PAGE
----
This leads to my impostor syndrome, feeling that I am a fraud and just fooling people in to thinking I know what I am talking about on this site and in my classes. But the reality is I am human. We make mistakes all the time in our finances. Experts in every field make mistakes, Microsoft had the Zune, Steve Jobs had the Newton and my wife and bought our house at the worst time in history, when prices were at their peak.
I was once teaching a marriage money class and one of the guests pointed out something that should be quite obvious. “There is grace for that.” She was talking about dealing with mistakes made about money between a couple, however it applies to all of us with our money. We are all going to be selfish, or buy stupid stuff, or make a less than optimal decision when it comes to how we handle our money. There is grace for that just like there is grace for all of our mistakes and sins.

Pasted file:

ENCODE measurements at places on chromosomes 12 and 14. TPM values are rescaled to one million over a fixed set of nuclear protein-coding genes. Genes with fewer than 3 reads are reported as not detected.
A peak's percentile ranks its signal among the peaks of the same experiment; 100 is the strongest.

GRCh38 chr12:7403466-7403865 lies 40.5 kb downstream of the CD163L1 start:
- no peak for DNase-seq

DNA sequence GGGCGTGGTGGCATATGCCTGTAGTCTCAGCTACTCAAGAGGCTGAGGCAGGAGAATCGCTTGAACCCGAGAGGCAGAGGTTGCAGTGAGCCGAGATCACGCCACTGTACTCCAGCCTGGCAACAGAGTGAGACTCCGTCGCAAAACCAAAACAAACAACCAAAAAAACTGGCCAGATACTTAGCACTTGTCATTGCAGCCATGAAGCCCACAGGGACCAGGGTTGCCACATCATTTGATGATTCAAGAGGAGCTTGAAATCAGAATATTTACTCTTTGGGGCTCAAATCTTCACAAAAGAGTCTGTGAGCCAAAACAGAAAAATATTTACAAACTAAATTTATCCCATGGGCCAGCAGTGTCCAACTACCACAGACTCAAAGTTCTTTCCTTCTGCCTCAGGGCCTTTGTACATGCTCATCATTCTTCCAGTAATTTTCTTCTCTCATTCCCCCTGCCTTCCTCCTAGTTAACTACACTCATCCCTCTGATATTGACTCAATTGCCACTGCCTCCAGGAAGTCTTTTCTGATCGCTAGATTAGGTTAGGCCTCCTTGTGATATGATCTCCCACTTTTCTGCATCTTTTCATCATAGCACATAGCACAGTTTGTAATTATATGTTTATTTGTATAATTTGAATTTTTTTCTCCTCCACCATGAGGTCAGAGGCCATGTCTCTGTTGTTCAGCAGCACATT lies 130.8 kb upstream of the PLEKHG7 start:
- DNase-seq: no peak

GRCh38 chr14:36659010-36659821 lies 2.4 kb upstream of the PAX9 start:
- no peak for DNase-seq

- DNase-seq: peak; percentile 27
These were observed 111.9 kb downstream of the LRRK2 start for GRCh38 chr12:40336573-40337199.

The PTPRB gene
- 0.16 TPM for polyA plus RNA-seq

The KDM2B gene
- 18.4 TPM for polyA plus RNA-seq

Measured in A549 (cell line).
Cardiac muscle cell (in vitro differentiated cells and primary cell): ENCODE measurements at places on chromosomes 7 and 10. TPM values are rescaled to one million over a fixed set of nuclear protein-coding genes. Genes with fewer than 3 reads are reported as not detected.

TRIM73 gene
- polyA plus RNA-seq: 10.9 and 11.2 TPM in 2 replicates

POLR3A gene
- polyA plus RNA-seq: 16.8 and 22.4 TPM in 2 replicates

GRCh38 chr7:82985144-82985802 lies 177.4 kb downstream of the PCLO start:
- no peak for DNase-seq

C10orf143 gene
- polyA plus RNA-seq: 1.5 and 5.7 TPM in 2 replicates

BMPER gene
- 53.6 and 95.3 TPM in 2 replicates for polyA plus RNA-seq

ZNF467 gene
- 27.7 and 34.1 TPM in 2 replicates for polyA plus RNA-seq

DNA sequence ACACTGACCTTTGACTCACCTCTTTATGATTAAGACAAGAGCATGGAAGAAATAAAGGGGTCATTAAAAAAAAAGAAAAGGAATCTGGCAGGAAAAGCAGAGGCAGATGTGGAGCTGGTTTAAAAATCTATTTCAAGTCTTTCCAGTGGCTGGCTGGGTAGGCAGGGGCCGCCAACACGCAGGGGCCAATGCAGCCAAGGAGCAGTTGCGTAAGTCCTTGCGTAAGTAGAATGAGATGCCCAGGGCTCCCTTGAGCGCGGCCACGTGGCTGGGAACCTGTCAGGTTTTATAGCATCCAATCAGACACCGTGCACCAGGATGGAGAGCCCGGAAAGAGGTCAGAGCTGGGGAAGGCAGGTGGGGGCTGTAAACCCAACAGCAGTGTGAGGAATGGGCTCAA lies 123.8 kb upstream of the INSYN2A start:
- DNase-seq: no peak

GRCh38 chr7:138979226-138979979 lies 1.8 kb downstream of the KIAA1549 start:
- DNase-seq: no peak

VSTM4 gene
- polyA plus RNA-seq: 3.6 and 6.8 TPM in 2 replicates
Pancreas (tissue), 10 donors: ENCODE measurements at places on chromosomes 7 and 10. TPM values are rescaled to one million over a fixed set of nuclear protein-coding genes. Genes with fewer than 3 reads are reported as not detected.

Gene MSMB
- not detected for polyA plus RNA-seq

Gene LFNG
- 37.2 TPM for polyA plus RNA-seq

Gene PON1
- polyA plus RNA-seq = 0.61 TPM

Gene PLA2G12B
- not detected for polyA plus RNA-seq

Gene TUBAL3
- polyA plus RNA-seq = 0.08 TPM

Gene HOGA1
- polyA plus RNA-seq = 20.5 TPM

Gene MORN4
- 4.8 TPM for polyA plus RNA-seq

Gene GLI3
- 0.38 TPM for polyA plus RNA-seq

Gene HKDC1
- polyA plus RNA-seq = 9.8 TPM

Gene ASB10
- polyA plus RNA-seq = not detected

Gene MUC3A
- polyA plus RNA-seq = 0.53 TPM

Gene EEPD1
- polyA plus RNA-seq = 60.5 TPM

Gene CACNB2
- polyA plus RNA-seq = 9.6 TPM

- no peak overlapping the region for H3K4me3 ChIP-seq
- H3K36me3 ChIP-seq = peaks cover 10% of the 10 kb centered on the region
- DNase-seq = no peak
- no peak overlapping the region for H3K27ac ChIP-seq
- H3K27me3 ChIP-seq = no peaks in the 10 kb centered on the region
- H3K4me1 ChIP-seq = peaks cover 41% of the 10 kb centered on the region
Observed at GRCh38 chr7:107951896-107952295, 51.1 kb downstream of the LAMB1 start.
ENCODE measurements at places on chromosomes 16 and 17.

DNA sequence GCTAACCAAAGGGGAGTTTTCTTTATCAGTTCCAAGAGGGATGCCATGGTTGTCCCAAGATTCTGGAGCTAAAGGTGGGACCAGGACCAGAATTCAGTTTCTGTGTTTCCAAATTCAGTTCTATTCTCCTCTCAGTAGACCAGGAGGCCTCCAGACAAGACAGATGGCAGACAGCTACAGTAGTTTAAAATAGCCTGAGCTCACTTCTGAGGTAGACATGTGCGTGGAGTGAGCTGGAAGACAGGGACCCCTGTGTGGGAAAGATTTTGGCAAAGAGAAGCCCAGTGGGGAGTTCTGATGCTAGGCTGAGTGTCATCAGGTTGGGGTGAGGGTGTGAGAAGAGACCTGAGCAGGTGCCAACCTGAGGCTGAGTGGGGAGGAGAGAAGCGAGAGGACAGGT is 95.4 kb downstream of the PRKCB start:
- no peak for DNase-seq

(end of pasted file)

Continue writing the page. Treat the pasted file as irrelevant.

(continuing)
It is OK to make mistakes. If we all had perfect foresight we wouldn’t have to worry about it but that isn’t the case. We don’t know what is coming so the best we can do is cover our bases and prepare. In the end our financial decisions matter to the degree they glorify God and promote the spread of the Gospel. Making 4% instead of 5% isn’t a big deal when you examine things in light of eternity.
image by nazreth
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